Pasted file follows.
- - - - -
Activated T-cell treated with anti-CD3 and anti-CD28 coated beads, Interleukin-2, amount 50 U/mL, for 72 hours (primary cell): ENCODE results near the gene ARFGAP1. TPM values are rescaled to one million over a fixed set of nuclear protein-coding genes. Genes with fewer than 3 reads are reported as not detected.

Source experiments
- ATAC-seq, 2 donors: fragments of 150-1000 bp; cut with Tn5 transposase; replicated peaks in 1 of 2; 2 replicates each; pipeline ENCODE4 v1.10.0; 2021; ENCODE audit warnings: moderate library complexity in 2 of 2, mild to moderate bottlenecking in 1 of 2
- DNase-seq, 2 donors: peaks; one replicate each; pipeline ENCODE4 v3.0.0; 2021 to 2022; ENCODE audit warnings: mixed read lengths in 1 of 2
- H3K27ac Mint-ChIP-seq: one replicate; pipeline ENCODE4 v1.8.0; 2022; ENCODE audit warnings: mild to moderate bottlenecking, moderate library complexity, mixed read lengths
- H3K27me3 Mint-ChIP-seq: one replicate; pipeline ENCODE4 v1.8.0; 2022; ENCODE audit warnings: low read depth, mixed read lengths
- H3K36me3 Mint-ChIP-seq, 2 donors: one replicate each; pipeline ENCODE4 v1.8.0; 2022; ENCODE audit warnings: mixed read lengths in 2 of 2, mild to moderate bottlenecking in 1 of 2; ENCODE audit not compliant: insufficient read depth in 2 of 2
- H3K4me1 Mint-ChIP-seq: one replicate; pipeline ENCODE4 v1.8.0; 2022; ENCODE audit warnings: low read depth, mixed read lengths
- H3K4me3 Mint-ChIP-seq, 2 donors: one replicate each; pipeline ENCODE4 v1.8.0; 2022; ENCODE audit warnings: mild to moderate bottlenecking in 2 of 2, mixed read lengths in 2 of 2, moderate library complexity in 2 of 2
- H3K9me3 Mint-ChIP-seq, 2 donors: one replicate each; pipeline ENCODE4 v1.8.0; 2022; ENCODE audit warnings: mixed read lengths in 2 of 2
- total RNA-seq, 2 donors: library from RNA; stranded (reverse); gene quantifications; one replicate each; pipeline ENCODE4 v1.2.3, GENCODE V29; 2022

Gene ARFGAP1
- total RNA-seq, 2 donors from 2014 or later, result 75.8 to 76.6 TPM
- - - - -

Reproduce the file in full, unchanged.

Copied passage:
Activated T-cell treated with anti-CD3 and anti-CD28 coated beads, Interleukin-2, amount 50 U/mL, for 72 hours (primary cell): ENCODE results near the gene ARFGAP1. TPM values are rescaled to one million over a fixed set of nuclear protein-coding genes. Genes with fewer than 3 reads are reported as not detected.

Source experiments
- ATAC-seq, 2 donors: fragments of 150-1000 bp; cut with Tn5 transposase; replicated peaks in 1 of 2; 2 replicates each; pipeline ENCODE4 v1.10.0; 2021; ENCODE audit warnings: moderate library complexity in 2 of 2, mild to moderate bottlenecking in 1 of 2
- DNase-seq, 2 donors: peaks; one replicate each; pipeline ENCODE4 v3.0.0; 2021 to 2022; ENCODE audit warnings: mixed read lengths in 1 of 2
- H3K27ac Mint-ChIP-seq: one replicate; pipeline ENCODE4 v1.8.0; 2022; ENCODE audit warnings: mild to moderate bottlenecking, moderate library complexity, mixed read lengths
- H3K27me3 Mint-ChIP-seq: one replicate; pipeline ENCODE4 v1.8.0; 2022; ENCODE audit warnings: low read depth, mixed read lengths
- H3K36me3 Mint-ChIP-seq, 2 donors: one replicate each; pipeline ENCODE4 v1.8.0; 2022; ENCODE audit warnings: mixed read lengths in 2 of 2, mild to moderate bottlenecking in 1 of 2; ENCODE audit not compliant: insufficient read depth in 2 of 2
- H3K4me1 Mint-ChIP-seq: one replicate; pipeline ENCODE4 v1.8.0; 2022; ENCODE audit warnings: low read depth, mixed read lengths
- H3K4me3 Mint-ChIP-seq, 2 donors: one replicate each; pipeline ENCODE4 v1.8.0; 2022; ENCODE audit warnings: mild to moderate bottlenecking in 2 of 2, mixed read lengths in 2 of 2, moderate library complexity in 2 of 2
- H3K9me3 Mint-ChIP-seq, 2 donors: one replicate each; pipeline ENCODE4 v1.8.0; 2022; ENCODE audit warnings: mixed read lengths in 2 of 2
- total RNA-seq, 2 donors: library from RNA; stranded (reverse); gene quantifications; one replicate each; pipeline ENCODE4 v1.2.3, GENCODE V29; 2022

Gene ARFGAP1
- total RNA-seq, 2 donors from 2014 or later, result 75.8 to 76.6 TPM